The proper response is to agree and probe for a better time. Such as, “Understandable. When would be a better time for us to talk?”.
No sounds something like “Not necessarily, why are you calling?” or “No, I’m just eating lunch“. I come across the lunch response a lot because that is one of the best times to cold call.
If they say no then you’ll want to next ask for a few seconds to tell them why you’re calling and put the ball in their court. This is something simple like “Then may I take 30 seconds and tell you why I’m calling? Then you can decide if we should continue.“
A normal sales person wouldn’t ask them for permission and wouldn’t let them make the choice to continue or not. Not doing that would be completely against the concept and a pattern interrupt error.
When To Use A Pattern Interrupt
Would it surprise you to know that you can use these pattern interrupt techniques in almost any situation?
Obviously the first place as a sales person would be with a prospect or gatekeeper. But you can use this in real life just as effectively. Both personally and professionally.
Let me give you a couple of ideas where a pattern interrupt would work well.
As a married man this is not something I’ve done in a long time, walking up to a group of girls and introducing myself. In fact I’ve actually never used a pattern interrupt in this manner. But I’ve seen my ex-coworkers use it enough times to know it is effective.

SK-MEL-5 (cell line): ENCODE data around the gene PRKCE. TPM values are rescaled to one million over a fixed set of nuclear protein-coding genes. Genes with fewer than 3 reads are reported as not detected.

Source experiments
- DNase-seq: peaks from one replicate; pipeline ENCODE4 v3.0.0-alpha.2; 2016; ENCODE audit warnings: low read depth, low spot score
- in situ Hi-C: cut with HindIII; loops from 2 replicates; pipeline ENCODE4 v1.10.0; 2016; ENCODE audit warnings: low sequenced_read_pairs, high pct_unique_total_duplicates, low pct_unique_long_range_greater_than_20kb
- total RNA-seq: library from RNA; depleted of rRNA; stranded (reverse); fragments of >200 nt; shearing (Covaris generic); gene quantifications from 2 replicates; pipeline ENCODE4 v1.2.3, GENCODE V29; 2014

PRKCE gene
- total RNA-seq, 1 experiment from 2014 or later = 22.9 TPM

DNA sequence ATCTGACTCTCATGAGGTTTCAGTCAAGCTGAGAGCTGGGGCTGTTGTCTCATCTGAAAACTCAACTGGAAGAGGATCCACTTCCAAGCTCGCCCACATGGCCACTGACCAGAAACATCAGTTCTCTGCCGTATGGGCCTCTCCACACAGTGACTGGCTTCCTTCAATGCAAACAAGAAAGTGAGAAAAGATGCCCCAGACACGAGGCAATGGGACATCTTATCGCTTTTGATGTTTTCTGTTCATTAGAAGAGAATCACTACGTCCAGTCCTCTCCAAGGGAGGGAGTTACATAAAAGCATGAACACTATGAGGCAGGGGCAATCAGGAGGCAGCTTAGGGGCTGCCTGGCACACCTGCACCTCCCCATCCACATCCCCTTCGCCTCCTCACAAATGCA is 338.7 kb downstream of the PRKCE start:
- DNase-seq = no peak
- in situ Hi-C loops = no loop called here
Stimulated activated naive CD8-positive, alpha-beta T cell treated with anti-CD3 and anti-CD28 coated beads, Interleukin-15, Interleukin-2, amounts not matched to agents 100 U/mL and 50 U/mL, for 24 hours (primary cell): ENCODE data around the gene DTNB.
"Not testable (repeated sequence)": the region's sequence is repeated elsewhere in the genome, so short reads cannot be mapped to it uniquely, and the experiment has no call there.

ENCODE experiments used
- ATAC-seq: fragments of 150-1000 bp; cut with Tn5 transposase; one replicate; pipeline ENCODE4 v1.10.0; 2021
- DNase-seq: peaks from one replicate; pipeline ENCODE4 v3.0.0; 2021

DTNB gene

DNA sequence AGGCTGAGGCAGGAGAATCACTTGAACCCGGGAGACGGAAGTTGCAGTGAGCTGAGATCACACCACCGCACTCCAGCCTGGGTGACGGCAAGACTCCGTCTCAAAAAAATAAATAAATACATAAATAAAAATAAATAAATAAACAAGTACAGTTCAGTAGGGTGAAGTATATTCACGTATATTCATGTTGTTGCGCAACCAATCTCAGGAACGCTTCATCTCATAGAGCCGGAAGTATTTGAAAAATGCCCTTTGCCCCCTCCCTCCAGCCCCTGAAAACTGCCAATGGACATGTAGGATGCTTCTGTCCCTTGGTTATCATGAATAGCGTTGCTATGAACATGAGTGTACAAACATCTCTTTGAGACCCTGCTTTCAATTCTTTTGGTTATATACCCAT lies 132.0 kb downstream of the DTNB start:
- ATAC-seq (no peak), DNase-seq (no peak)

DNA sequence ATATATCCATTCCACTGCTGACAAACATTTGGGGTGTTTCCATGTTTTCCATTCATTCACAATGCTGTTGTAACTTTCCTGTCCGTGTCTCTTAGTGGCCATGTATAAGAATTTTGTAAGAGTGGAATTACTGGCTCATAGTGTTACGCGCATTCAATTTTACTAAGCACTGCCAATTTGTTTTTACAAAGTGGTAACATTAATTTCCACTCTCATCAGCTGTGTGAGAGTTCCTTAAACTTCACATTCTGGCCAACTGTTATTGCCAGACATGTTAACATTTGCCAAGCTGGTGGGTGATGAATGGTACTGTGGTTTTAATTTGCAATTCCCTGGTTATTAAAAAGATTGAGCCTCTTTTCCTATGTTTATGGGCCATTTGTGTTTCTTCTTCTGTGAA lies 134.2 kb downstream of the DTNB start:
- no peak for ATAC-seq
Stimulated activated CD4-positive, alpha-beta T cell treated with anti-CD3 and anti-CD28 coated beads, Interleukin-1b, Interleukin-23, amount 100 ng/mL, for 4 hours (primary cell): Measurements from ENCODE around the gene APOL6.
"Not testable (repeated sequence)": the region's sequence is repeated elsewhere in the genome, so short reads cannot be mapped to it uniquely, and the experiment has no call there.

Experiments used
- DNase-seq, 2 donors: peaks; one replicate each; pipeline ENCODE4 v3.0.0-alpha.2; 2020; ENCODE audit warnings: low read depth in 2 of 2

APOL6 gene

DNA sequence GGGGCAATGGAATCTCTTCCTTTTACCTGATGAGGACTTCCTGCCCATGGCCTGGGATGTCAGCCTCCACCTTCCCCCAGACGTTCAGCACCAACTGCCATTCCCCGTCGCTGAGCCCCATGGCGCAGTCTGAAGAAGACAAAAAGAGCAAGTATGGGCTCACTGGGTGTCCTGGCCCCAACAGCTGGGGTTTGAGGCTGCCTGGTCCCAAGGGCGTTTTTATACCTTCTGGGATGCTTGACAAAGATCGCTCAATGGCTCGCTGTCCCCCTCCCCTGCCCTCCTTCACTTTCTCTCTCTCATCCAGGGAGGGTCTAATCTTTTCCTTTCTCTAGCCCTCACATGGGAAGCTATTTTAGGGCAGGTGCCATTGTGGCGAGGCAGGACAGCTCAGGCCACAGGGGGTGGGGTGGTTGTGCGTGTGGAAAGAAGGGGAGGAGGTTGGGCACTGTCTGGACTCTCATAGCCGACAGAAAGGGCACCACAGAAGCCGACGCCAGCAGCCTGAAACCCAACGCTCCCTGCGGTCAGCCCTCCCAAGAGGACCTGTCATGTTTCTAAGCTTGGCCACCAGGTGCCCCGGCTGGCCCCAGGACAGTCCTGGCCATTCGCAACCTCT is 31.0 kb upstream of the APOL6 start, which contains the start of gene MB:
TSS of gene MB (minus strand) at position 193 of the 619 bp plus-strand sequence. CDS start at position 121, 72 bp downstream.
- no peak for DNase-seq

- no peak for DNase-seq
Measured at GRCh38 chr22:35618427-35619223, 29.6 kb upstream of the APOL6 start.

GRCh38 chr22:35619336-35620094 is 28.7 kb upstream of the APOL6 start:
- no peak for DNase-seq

For the most part it is a pretty daunting task to walk up to a group of people you don’t know and make a good first impression.
The best one is the first example given, asking if your name sounds familiar. This allows you to introduce yourself and lead into the question of their name… “no”…”hmm, are you sure? Well what’s your name?”
It’s boarder line cheesy and sounds like “Have we met before” but I promise you it works, and is the same concept but better.
Lets take the above example and put a little spin on it. Walking up to a group of women at a bar is very similar to walking up to a group of people at a networking event.
The group is likely comprised of individuals from the same company or cliche. So you are still an outsider trying to “break in”.
To Defuse A Situation
A past sales manager of mine once told me a story about a tense situation he defused using a pattern interrupt. I believe it was with someone in his fantasy football league who he didn’t get along with very well. The guy was constantly bringing up a past situation trying to push buttons.
He was following a pattern.
So instead of continuing the pattern my ex sales manager did something unexpected. Not responding like normal he said, “There’s a reason you’re asking me this.” Notice that this pattern interrupt was a statement instead of a question and that it would cause the other person to stop and think of a reason.
A Pattern Interrupt Can Be Used Anytime You Want To Change The Subject
So there you have the basics of a pattern interrupt sales technique. A pretty simple concept which works well for getting past gatekeepers, speaking with C-level executives, or simply meeting new people.
The goal is to disrupt the pattern and change the subject of what they think the conversation will be about. This will help you make it more about them than you.
~ Johnny Bravo
Pattern Interrupt image courtesy of Nokes / Flickr